It is no answer that the Hindus also have a statutory majority based on separate electorates 38[f.38]   in those Provinces where the Musalmans are in a minority. A little scrutiny will show that there is no parity of position in these two cases. The separate electorates for the Hindu majorities in the Hindu Provinces are not a matter of their choice. It is a consequence resulting from the determination of the Muslim minorities who claimed to have separate electorates for themselves. A minority in one set of circumstances may think that separate electorates would be a better method of self-protection and may have no fear of creating against itself and by its own action a statutory majority based on separate electorates for the opposing community. Another minority or, for the matter of that, the same minority in a different set of circumstances would not like to create by its own action and against itself a statutory majority based upon separate electorates and may, therefore, prefer joint electorates to separate electorates as a better method of self-protection. Obviously the guiding principle, which would influence a minority, would be : Is the majority likely to use its majority in a communal manner and purely for communal purposes ? If it felt certain that the majority community is likely to use its communal majority for communal ends, it may well choose joint electorates, because it would be the only method by which it would hope to take away the communal cement of the statutory majority by influencing the elections of the representatives of the majority community in the Legislatures. On the other hand, a majority community may not have the necessary communal cement, which alone would enable it to use its communal majority for communal ends, in which case a minority, having no fear from the resulting statutory majority and separate electorates for the majority community, may well choose separate electorates for itself. To put it concretely, the Muslim minorities in choosing separate electorates are not afraid of the separate electorates and the statutory majority of the Hindus, because they feel sure that by reason of their deep-seated differences of caste and race the Hindus will never be able to use their majorities against the Muslims. On the other hand, the Hindu minorities in the Muslim Provinces have no doubt that, by reason of their social solidarity, the Muslims will use their statutory majority to set into operation a "Resolute Muslim Government", after the plan proposed by Lord Salisbury for Ireland as a substitute for Home Rule; with this difference, that Salisbury's Resolute Government was to last for twenty years only, while the Muslim Resolute Government was to last as long as the Communal Award stood. "The situations, therefore, are not alike. The statutory majority of the Hindus based on separate electorates is the result of the choice made by the Muslim minority. The statutory majority of the Muslims based on separate electorates is something which is not the result of the choice of the Hindu minority. In one case, the Government of the Muslim minority by a Hindu communal majority is the result of the consent of the Muslim minority, In the other case, the Government of the Hindu minority by the Muslim majority is not the result of the consent of the Hindu minority, but is imposed upon it by the might of the British Government.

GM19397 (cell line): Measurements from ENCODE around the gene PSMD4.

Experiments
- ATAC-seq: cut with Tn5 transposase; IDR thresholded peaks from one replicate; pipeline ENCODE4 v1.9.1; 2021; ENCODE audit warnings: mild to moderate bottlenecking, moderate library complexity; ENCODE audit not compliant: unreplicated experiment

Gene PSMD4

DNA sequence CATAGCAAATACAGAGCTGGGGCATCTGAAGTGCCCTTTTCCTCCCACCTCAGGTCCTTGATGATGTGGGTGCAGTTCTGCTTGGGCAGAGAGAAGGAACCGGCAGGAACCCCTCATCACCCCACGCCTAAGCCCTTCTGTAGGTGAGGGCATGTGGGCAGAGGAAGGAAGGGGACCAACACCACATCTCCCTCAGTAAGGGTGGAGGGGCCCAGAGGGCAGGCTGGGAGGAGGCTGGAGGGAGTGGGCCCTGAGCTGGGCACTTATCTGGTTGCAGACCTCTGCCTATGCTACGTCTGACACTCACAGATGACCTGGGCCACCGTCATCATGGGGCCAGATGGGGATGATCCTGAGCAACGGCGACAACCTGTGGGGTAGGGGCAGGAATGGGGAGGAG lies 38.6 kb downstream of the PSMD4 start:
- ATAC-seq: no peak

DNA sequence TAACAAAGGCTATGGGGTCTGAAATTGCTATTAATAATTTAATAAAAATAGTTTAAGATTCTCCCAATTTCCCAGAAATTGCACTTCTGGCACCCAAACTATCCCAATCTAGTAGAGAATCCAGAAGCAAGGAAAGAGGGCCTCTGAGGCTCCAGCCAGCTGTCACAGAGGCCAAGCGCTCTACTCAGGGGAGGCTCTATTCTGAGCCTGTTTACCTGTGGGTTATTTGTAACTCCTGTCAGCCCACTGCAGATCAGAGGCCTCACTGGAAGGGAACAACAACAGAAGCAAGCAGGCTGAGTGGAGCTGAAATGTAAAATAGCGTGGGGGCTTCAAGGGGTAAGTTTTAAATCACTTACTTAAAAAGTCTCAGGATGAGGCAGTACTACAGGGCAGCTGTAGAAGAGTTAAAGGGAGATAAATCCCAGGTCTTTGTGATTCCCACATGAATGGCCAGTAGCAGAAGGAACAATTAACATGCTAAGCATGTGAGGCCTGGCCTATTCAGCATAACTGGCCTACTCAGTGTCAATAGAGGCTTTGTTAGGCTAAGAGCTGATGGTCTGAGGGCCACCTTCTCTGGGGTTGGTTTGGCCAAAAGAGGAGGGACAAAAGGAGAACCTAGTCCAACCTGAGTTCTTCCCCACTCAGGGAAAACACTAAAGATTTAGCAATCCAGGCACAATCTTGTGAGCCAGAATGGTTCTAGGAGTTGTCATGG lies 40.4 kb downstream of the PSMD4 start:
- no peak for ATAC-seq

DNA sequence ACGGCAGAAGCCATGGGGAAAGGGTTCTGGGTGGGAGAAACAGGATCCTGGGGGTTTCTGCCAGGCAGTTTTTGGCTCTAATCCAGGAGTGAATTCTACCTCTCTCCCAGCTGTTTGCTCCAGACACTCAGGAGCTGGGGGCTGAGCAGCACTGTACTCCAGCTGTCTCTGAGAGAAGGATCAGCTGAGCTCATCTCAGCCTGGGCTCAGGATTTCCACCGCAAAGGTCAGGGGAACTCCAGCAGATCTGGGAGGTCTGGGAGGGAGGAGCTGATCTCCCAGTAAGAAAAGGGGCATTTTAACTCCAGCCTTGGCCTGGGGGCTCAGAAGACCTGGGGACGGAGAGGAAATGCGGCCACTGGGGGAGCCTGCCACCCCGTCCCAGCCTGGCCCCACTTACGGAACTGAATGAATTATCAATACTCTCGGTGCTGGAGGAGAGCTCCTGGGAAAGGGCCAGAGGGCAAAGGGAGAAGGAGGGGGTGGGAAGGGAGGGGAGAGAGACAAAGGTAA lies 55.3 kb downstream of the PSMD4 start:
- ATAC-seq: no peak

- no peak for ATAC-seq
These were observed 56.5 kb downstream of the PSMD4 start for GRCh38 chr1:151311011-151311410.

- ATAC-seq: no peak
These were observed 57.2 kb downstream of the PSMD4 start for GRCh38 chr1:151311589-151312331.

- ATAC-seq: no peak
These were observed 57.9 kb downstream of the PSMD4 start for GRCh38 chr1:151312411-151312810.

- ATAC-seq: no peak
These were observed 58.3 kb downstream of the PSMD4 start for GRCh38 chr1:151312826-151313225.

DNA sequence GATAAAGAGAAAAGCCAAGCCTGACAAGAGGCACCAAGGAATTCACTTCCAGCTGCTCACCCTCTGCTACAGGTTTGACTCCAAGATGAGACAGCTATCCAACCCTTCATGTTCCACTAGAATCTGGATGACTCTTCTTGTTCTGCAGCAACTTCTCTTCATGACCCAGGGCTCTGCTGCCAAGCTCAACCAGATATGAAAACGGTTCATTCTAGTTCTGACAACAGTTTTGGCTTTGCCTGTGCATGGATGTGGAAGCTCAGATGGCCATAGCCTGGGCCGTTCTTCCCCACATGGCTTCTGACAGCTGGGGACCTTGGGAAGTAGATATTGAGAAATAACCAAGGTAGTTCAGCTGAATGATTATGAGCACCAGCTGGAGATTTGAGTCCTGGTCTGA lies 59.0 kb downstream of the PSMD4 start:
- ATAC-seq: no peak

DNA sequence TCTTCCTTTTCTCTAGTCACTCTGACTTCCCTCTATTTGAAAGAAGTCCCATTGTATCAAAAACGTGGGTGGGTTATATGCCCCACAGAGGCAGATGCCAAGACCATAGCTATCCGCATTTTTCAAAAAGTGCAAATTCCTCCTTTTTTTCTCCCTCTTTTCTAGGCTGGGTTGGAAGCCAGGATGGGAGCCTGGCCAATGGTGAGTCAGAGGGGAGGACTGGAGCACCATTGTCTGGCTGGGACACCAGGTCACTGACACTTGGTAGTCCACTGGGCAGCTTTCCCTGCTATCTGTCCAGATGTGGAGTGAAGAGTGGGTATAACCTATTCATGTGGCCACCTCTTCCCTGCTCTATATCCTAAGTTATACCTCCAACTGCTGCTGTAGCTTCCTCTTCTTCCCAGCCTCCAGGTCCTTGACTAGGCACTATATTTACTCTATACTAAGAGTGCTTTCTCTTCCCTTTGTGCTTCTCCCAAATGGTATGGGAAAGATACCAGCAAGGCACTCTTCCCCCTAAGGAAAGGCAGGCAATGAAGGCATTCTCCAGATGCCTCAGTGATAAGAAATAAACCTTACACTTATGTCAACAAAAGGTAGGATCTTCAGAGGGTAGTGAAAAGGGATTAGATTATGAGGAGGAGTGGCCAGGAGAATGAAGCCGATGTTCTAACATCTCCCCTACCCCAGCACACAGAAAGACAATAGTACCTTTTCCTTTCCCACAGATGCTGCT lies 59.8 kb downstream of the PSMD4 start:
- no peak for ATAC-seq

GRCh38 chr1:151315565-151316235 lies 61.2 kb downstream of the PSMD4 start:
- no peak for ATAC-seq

To sum up this discussion of the Communal Award, it may be said that, as a solution of the Communal Question in its " lesser intent ", there is no inequity in the Award on the ground that it gives weightage to the Muslim minorities in the Hindu Provinces. For, it gives weightage also to Hindu minorities in Muslim Provinces. Similarly, it may be said that there is no inequity in the Award, on the ground that it gives a statutory majority to the Muslims in Muslim Provinces in which they are a majority. If there is any, the statutory limitation put upon the Muslim number of seats, also gives to the Hindus in Hindu Provinces a statutory majority. But the same cannot be said of the Award in the matter of the electorates. The Communal Award is iniquitous inasmuch as it accords unequal treatment to the Hindu and Muslim minorities in the matter of electorates. It grants the Muslim minorities in the Hindu Provinces the right of self-determination in the matter of electorates, but it does not grant the same right to the Hindu minorities in the Muslim Provinces. In the Hindu Provinces, the Muslim minority is allowed to choose the kind of electorates it wants and the Hindu majority is not permitted to have any say in the matter. But in the Muslim Provinces, it is the  Muslim majority which is allowed to choose the kind of electorates it prefers and the Hindu minority is not permitted to have any say in the matter. Thus , the Muslims in the Muslim Provinces having been given both statutory majority and separate electorates, the Communal Award must be said to impose upon the Hindu minorities Muslim rule, which they can neither alter nor influence.